Vietnam’s Got Talent

31 August 2020

Vietnam’s Got Talent

While the global pandemic and the Sino-American trade war have made multinational corporations move factories out of China to nearby countries such as Vietnam, is Vietnam ready to take it all? Johnny Chan reports.

Foremost in threats to global supply chains is the ongoing trade war between China and the United States. “It has led to a growing trend of shifting supply chain activities from China to Southeast Asia, especially at the stages of final product assembly and finishing. Furthermore, the complete shutdown of the world economy in general, and of China’s in particular, for an extended period due to Covid-19 has led to a break in global supply chains. For this reason, the need for greater diversity in supply chains and the reduction of reliance on China is evident,” says Duc Dang, managing partner at Indochine Counsel in Ho Chi Minh City. “Vietnam has attracted more supply chains because of its significant advantages, including but not limited to the initial ability to control the outbreak of the coronavirus at an early stage and to reopen its economy, but also its relatively developed infrastructure and proximity to the existing supply chains in China.”

 

When they go low, Viet go high

Vietnam has accelerated the restructuring of its labour force from low-skilled labour-intensive industries to industries that use a lot of high-quality labour, says Xuan Duc Nguyen, managing partner at Ageless IP Attorneys & Consultants in Hanoi. “The proportion of employees in the electronics industry has increased from 8.03 percent in 2012 to 15.7 percent in 2017.”

Nguyen says that in order for Vietnam to develop high quality human resources and improve national competitiveness, the government has introduced the following policies:

  • Developing a vocational education renewal programme for the period of 2020-2025 associated with training high-quality human resources for each specific field and retraining of employees to meet the requirements of the Fourth Industrial Revolution;
  • Creating an attractive working environment for highly qualified Vietnamese people working abroad, overseas Vietnamese and foreign experts to work in the country;
  • Prioritizing budget allocations and other resources for high-quality labour education; and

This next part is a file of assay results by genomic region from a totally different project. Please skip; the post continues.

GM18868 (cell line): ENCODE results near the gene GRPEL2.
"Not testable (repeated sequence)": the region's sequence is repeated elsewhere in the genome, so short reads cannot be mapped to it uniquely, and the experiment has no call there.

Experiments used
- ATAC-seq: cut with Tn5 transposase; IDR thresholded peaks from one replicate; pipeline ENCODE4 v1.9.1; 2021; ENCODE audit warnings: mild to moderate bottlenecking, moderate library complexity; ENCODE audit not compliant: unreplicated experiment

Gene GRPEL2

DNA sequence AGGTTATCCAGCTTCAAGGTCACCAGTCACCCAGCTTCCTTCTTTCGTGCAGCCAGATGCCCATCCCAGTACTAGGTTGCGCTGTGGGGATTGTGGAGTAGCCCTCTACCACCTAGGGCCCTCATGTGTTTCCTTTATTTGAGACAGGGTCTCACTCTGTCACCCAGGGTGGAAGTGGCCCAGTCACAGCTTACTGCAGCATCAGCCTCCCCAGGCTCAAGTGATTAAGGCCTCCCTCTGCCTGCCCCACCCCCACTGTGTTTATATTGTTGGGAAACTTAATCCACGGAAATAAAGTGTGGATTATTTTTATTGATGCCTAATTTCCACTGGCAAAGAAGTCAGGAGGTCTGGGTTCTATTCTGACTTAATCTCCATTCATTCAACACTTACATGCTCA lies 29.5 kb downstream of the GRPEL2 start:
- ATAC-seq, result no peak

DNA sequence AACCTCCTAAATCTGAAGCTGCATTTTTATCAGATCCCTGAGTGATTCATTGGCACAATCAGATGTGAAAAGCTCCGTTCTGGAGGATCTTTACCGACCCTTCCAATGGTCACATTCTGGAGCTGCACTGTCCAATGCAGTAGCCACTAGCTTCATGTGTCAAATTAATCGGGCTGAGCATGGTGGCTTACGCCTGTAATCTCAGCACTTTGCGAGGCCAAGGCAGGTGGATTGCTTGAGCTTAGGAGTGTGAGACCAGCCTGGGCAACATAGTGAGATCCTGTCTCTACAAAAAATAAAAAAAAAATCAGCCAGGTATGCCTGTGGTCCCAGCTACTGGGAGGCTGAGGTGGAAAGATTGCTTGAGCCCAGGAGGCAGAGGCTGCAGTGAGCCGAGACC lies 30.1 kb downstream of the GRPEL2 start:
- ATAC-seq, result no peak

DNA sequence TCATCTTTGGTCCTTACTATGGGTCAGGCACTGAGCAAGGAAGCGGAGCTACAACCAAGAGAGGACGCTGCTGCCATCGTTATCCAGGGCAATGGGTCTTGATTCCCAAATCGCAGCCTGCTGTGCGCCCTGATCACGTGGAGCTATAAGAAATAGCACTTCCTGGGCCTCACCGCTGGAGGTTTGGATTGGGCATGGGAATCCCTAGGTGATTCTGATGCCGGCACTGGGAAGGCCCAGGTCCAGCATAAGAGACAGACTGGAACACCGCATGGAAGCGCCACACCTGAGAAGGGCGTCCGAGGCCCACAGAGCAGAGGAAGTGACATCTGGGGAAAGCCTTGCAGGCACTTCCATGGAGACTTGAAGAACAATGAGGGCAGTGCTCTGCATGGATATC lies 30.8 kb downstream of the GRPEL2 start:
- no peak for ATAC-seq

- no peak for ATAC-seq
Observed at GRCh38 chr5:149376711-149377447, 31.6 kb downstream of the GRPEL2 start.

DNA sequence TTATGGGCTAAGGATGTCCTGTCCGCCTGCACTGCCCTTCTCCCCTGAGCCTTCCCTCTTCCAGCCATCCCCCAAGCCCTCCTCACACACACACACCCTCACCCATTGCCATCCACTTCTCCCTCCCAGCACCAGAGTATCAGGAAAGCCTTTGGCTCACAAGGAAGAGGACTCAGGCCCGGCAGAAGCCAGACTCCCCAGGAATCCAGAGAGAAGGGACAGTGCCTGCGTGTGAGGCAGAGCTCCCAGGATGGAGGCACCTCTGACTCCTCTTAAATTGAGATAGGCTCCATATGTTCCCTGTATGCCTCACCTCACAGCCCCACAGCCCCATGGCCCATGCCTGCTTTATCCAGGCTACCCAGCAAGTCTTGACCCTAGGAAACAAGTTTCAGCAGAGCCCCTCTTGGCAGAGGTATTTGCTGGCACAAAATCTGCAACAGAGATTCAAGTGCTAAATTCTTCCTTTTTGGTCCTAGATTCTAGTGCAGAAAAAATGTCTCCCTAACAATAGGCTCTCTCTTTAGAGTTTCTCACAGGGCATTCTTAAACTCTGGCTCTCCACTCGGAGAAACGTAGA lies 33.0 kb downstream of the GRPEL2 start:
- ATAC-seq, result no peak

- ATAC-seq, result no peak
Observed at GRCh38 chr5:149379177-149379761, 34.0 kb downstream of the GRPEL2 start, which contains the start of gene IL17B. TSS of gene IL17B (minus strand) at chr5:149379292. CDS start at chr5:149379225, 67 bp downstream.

• Strengthening cohesion and incentives for businesses to participate in training high quality human resources as well as cooperating with large corporations and enterprises in training high-quality human resources for enterprises (i.e. Vinfast, Samsung, FPT).

In the short term, Vietnam must continue to control the pandemic, Nguyen emphasizes. “In early March, the government announced a comprehensive anti-Covid-19 solution including a monetary policy package worth D250 trillion (more than US$10 billion) to restructure debt, reduce interest rates and support loans for businesses; a social security package worth D62 trillion (US$2.7 billion); and a fiscal policy package worth D180 trillion (US$8 billion) which extends tax payment time and land rental.”

 

The specifics of the packages are as follows:

  • Capital support (according to Directive No. 11/CT-TTg dated March 4, 2020 of the Prime Minister): shortening the time for reviewing loan applications, rescheduling the repayment period, interest exemption and reduction, etc;
  • Tax support: extension of tax payment time, exemption of late payment interest (according to Official Dispatch No. 897/TCT-QLN of the General Department of Taxation; Circular No. 156/2013/TT-BTC of the Ministry of Finance; Decree 41/2020/ND-CP on extension of tax payment time and land rental);
  • Exemption, reduction of interest and fees according to Circular No. 01/2020/TT-NHNN issued by the State Bank of Vietnam;
  • 10 percent reduction of the retail electricity price for the manufacturing and trading industries;
  • Enterprises are allowed to borrow money to pay for redundancy of employment (according to Resolution No. 42/NQ-CP of the government);